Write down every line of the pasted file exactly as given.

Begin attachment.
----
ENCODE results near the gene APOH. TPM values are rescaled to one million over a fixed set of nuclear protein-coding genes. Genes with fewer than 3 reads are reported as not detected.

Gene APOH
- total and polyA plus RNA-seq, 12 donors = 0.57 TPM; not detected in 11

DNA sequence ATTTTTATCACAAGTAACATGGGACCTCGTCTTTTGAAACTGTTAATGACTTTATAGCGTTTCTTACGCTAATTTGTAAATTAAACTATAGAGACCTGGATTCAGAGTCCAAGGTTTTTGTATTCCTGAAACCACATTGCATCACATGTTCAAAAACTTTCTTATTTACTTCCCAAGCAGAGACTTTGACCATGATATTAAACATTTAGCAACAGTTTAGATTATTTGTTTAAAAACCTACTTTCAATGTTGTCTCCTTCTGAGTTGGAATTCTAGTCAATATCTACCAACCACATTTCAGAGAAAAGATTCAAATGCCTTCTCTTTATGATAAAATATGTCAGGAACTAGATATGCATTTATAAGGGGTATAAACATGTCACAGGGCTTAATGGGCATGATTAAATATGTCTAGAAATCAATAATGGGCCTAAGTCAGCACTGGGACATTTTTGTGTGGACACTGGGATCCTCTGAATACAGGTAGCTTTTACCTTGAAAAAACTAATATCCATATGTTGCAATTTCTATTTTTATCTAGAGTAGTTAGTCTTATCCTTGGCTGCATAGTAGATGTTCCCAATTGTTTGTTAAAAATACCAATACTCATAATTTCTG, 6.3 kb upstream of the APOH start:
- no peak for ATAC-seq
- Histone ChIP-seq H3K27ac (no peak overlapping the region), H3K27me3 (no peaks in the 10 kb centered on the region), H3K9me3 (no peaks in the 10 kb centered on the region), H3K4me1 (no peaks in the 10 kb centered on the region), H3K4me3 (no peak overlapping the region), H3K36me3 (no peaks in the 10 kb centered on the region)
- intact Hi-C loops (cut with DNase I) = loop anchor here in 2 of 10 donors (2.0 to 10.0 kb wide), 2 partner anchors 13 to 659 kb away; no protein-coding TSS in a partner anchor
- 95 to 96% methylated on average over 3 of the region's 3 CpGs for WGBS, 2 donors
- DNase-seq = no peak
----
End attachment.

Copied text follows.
ENCODE results near the gene APOH. TPM values are rescaled to one million over a fixed set of nuclear protein-coding genes. Genes with fewer than 3 reads are reported as not detected.

Gene APOH
- total and polyA plus RNA-seq, 12 donors = 0.57 TPM; not detected in 11

DNA sequence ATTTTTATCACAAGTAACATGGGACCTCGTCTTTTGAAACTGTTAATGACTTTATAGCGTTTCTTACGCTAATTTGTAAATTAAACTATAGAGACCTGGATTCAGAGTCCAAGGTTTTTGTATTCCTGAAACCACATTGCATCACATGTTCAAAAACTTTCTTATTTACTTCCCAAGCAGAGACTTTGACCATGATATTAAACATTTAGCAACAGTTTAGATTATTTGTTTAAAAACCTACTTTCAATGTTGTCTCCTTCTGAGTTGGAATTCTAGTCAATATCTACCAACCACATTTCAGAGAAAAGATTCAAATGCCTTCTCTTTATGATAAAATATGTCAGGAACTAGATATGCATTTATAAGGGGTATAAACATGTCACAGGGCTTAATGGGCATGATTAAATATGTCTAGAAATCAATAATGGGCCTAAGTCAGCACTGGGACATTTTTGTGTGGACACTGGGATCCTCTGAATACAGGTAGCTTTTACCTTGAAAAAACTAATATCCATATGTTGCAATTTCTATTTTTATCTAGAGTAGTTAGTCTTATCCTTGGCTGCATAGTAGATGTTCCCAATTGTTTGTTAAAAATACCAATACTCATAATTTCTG, 6.3 kb upstream of the APOH start:
- no peak for ATAC-seq
- Histone ChIP-seq H3K27ac (no peak overlapping the region), H3K27me3 (no peaks in the 10 kb centered on the region), H3K9me3 (no peaks in the 10 kb centered on the region), H3K4me1 (no peaks in the 10 kb centered on the region), H3K4me3 (no peak overlapping the region), H3K36me3 (no peaks in the 10 kb centered on the region)
- intact Hi-C loops (cut with DNase I) = loop anchor here in 2 of 10 donors (2.0 to 10.0 kb wide), 2 partner anchors 13 to 659 kb away; no protein-coding TSS in a partner anchor
- 95 to 96% methylated on average over 3 of the region's 3 CpGs for WGBS, 2 donors
- DNase-seq = no peak